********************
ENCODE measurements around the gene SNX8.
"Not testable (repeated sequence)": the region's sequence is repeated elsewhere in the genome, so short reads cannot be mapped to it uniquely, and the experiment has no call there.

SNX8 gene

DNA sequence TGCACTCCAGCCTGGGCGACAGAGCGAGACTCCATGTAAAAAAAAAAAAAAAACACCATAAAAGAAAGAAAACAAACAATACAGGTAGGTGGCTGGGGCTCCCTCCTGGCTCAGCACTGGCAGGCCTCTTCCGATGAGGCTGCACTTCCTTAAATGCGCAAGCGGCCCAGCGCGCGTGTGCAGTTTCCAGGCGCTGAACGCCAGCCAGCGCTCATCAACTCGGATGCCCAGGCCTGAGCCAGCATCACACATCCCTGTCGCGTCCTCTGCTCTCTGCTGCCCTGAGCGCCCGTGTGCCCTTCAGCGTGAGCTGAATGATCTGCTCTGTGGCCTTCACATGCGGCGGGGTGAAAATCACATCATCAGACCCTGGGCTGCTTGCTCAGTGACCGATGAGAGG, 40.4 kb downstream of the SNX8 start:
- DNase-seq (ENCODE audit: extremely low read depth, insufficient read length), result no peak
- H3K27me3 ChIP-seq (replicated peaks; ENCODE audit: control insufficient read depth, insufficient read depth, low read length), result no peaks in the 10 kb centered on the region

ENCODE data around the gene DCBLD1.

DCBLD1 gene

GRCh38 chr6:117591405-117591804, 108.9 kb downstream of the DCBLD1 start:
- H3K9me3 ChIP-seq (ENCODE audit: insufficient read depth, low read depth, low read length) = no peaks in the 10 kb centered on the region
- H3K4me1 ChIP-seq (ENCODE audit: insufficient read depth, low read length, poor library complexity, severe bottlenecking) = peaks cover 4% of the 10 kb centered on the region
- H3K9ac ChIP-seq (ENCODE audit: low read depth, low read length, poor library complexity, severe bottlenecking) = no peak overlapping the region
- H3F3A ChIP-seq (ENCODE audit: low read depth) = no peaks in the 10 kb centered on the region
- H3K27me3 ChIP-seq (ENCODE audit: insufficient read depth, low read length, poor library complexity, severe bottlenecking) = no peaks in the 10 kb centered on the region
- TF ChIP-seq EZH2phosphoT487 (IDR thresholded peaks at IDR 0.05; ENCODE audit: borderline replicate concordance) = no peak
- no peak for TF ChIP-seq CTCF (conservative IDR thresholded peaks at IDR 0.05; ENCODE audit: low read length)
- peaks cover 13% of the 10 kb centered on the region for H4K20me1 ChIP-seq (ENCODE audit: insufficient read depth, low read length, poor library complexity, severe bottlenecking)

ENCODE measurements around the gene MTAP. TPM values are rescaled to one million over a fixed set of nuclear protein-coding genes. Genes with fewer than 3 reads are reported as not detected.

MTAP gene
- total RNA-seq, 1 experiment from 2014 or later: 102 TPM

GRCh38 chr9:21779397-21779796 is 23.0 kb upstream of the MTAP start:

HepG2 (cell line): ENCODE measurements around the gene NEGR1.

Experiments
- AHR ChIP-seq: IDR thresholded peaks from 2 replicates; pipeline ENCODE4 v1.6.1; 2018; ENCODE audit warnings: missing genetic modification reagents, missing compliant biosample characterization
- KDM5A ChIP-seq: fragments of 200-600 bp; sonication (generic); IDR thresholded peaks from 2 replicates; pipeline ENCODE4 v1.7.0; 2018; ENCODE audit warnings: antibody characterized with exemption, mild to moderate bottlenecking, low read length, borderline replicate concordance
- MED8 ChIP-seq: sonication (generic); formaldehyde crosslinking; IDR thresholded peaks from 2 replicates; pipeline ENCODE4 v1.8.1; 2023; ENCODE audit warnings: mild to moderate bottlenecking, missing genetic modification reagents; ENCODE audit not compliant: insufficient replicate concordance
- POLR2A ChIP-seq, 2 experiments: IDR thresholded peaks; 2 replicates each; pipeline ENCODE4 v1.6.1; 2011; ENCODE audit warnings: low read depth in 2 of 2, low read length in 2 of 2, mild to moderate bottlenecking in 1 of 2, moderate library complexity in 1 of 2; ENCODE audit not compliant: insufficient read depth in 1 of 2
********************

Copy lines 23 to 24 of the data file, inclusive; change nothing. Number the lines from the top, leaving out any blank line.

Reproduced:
Experiments
- AHR ChIP-seq: IDR thresholded peaks from 2 replicates; pipeline ENCODE4 v1.6.1; 2018; ENCODE audit warnings: missing genetic modification reagents, missing compliant biosample characterization